The winds of change blow TAFP toward prosperous shores in a year to remember. Take a look back at 2007.
By Kate McCann
When TAFP embarked on a new year in January 2007, staff didn’t expect to deviate much from its normal, steady course. But with a stranger-than-usual legislative session and the coming retirement of the Academy’s longtime Executive Director, Jim White, it soon became clear that 2007 would be anything but normal—the year would be about charting change. The Academy rose to the challenge and carried out the normal duties and more, embracing new developments that made 2007 a year of substantial progress.
The 80th Legislative Session kept TAFP’s advocacy staff on their toes, tracking more than 1,000 bills on a variety of issues. With the top priority of ensuring that legislators heard and understood the concerns of family physicians and their patients, TAFP coordinated grassroots activities and collected testimony from family physicians. The major issues in this session included Medicaid and CHIP reform, GME financing, fair contracting with managed care companies, protecting medical liability reforms passed in 2003, and public health initiatives.
From the start, this session differed from any other in Texas history and continued to surprise spectators throughout. It began with a hotly contested Speaker’s race that threw everything into confusion. Shortly after, an executive order from Gov. Rick Perry mandating that all sixth-grade girls receive the human papillomavirus vaccine, a scandal at the Texas Youth Commission and a Health and Human Services announcement that the commission would end its contract with Accenture gave the session all the drama of a daytime television show.
Even though another challenge to Rep. Craddick’s leadership in the final days of the session threatened to un-do much of the Academy’s work, the uproar subsided and many bills of interest to family medicine were on their way to the governor’s desk come sine die.
House Bill 109 by Speaker Pro Tem Sylvester Turner, D-Houston, pulled down many of the enrollment barriers in the Children’s Health Insurance Program erected in 2003 that caused approximately 200,000 children to be dropped from the roles. The new provisions changed the enrollment period from six months back to 12 months for families earning up to 185 percent of the federal poverty level, instituted an electronic income verification mechanism every six months for families above 185 percent of the federal poverty level, eliminated the 90-day waiting period to receive care and instituted a more-reasonable asset test.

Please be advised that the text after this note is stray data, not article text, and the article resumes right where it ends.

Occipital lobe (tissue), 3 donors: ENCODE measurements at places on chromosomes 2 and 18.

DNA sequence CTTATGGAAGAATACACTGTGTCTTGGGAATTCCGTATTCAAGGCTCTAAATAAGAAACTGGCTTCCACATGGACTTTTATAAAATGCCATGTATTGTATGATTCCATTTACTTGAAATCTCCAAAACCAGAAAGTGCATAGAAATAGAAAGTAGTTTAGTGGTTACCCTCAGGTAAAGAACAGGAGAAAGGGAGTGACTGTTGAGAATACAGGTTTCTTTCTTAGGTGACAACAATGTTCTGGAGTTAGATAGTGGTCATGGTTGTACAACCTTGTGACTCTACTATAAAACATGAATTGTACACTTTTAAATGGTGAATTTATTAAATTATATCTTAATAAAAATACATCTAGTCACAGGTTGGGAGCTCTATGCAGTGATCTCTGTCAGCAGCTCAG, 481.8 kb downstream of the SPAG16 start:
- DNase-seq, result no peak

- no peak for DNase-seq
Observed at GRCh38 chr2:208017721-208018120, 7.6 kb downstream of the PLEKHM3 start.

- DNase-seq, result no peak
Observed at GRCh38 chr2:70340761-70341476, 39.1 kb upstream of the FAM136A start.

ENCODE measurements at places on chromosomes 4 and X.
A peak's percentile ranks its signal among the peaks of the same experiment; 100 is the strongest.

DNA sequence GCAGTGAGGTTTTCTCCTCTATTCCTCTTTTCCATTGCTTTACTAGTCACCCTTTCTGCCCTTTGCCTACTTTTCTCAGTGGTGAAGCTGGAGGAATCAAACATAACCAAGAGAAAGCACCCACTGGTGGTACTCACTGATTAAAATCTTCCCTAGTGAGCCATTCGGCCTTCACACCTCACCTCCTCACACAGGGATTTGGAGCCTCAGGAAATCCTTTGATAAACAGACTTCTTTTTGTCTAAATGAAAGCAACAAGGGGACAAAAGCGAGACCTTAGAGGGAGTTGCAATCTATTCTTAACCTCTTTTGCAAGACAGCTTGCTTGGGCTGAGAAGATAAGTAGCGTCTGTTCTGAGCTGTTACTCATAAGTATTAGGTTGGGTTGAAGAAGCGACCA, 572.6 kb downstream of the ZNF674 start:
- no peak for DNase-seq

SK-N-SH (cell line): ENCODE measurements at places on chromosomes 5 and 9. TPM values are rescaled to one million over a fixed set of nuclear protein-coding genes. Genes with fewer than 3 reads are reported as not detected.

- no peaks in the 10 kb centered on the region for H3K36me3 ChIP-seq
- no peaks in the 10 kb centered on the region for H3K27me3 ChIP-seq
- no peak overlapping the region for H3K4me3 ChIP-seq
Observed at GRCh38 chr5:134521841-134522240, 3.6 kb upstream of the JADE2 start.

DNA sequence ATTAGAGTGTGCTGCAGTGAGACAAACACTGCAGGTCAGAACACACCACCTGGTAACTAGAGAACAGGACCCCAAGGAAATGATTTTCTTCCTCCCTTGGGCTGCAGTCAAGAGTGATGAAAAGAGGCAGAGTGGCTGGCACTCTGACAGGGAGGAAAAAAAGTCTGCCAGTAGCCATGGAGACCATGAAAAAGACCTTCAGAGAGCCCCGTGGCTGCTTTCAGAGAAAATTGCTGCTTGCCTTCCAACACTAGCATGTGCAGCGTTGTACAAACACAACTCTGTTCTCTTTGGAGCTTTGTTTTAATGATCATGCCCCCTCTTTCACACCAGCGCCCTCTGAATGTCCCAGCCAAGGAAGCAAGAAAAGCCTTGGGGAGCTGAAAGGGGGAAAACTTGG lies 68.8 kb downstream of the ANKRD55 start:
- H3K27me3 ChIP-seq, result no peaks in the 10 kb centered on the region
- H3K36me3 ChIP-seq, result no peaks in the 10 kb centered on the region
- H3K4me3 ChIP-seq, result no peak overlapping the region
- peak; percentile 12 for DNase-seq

The settlement of the class-action lawsuit, Frew v. Hawkins, led to an average 25-percent increase in Medicaid physician payments for pediatric services and an average 10-percent increase for adult services. Senate Bill 10, an omnibus Medicaid reform package by Sen. Jane Nelson, R-Flower Mound, called for a package of changes that will be explored in coming months. Some of those will provide incentives for beneficiaries to adopt preventive health measures, create tailored benefit packages, establish a “multi-share” program to pool state Medicaid dollars with employer and beneficiary contributions, and initiate studies on health savings accounts and the effectiveness of financial incentives.
In the managed care arena, H.B. 522 by Rep. Beverly Woolley, R-Houston, provided a first step toward real-time verification of eligibility and benefits. The bill established a technical advisory committee to determine what information health plans will be required to provide physicians and what kind of technology would best host patients’ information. The bill also established a pilot program to test the technology, beginning as early as May 2008.
Throughout the session, TAFP members played an important part in the advocacy effort by testifying before House and Senate committees, serving as Physicians of the Day in the Capitol Health Clinic, speaking to their legislators through the Key Contacts program, and donating to the TAFP Political Action Committee. TAFPPAC grew to 59 monthly donors in 2007, gathering important funds to prepare for the battles-to-come in the 2008 primary and general elections, and the 81st Legislative Session in 2009.
TAFP Communications spent the 80th Legislative Session in committee hearings and legislators’ offices tracking bills important to family physicians, talking to key lawmakers, and digesting bills’ projected effects, all to provide members informed analyses of legislative action. Accepting the charge as Texas’ only family medicine-centered news source, TAFP ramped up its efforts to bring news straight from the Capitol to members. The communications team began crafting a comprehensive legislative news package, anchored by Capitol Update electronic newsletter and Capitol Report video news Webcast.
Capitol Update and Capitol Report were created to keep TAFP members, lawmakers and their staffs, Capitol and health care reporters, and other health care organizations up-to-date on policy and advocacy issues as they relate to family medicine. Capitol Report also boosted the public image of the Academy and the specialty by putting lawmakers and family physicians in front of the camera to discuss family medicine’s concerns and to pave the way for reform.
TAFP published a series of issue briefs on pressing topics like graduate medical education, CHIP and Medicaid reimbursement, and fair contracting with managed care companies. These built on the 2006 advocacy document “Fractured: The State of Health Care in Texas,” which served as the foundation of TAFP’s legislative platform.
In recognition of the communications effort during the 80th Legislative Session, AAFP awarded Director of Communications Jonathan Nelson and Associate Editor Kate McCann the Leadership in State Government Advocacy award. They accepted the award at AAFP’s State Legislative Conference in Memphis, Tenn.